On how he judges his own performance:
My wife and I talk a lot about this experience whenever we get the chance. And we basically say, you know, “What are we going to judge our performance on when we’re done with this?” And we’re not going to look back and say [unintelligible] somebody say something mean to us or there was a little article or something else. We’re going to look back and say, “Did we get accomplished all the things we thought we had the ability to get accomplished? Did we work as hard as we could, and utilize every minute and every ounce of energy we had in our bodies to try to push for as much as possible as we could do during the time that we’re doing this public service?” So that’s really important.
On the Trump White House’s biggest accomplishments thus far:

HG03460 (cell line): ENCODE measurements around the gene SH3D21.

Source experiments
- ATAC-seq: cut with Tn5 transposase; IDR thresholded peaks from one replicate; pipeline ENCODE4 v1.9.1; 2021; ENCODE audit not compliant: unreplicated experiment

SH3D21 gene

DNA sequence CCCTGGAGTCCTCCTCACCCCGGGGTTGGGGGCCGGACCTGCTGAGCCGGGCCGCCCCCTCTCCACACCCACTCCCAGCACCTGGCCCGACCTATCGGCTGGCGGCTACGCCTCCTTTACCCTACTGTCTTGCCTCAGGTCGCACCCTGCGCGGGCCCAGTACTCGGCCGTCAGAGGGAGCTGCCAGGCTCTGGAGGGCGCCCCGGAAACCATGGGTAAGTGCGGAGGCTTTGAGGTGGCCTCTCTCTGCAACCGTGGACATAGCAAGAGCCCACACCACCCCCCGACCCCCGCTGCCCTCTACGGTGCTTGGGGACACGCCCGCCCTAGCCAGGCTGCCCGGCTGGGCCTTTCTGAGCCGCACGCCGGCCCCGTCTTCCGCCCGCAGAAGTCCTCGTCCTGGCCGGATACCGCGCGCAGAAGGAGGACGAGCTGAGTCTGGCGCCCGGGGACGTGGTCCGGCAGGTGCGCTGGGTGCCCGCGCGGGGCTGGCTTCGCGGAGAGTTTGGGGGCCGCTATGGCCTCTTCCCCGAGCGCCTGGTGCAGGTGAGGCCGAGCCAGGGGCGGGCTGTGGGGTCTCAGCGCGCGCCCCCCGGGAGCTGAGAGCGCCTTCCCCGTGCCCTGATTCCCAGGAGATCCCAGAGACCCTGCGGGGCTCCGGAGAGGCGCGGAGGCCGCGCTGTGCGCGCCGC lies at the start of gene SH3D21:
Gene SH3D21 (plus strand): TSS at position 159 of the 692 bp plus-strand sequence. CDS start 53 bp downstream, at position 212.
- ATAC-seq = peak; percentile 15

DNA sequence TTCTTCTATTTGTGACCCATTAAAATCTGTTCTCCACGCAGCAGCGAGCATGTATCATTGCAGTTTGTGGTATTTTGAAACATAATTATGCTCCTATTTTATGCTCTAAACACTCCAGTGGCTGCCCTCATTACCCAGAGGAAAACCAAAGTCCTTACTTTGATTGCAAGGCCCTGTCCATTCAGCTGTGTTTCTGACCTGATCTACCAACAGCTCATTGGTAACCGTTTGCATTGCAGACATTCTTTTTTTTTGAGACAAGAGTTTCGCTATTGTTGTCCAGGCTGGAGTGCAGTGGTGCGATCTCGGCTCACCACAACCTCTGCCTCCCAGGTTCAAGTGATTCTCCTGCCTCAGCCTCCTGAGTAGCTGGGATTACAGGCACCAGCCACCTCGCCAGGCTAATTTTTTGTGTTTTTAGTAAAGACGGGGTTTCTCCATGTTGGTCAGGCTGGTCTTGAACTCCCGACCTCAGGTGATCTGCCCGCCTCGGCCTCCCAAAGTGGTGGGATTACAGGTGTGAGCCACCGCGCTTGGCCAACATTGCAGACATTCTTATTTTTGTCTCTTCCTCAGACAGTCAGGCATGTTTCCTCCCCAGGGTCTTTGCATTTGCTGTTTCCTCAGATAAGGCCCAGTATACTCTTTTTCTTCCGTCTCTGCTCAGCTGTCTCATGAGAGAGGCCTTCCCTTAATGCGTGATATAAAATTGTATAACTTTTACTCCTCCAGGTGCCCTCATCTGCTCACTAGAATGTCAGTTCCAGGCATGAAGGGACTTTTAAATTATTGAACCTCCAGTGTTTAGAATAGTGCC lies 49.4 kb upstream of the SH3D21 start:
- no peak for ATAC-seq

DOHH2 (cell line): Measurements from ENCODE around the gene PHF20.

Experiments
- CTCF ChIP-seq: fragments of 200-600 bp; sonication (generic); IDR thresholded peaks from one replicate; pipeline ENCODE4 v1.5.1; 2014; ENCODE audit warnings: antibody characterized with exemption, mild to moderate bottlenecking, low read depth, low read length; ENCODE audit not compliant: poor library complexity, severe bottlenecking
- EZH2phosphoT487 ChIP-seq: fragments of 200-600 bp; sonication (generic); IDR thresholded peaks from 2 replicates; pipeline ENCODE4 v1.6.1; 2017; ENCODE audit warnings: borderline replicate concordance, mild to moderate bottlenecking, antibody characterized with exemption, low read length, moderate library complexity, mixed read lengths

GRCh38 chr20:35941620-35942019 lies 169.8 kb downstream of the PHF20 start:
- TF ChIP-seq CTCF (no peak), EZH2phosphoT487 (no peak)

I would say that one of the couple-day periods that I was most proud of in the White House was the days we—the missile strike in Syria. I found out about the chemical weapon [unintelligible] when I came back from Iraq, which I had [unintelligible]. We got there, we landed at, like, 6 am. And we were in the Situation Room at 7 am, just for a Security Council meeting. [Unintelligible] options for the president on what to do.
And what I saw there was a really hard [unintelligible] process, and I was very proud of the president. It’s not a light decision to make—you know, to send a missile anywhere. The loss of life, and obviously it would hit [unintelligible] Russia [unintelligible] start World War III, as well. You also have to weigh that with not allowing people to get away with using chemical weapons.
On Egyptian President Abdel Fattah el-Sisi:
You know, this is one way the president is very different. Because people talk about human rights. And I never understood why politicians from government made speeches condemning these world leaders on human rights. Because at the end of the day, it’s like, [unintelligible] Egypt, this guy, President el-Sisi…. He was a general in the army, he basically took out the Muslim Brotherhood, and in a lot of ways saved Egypt from a very, very radicalized direction.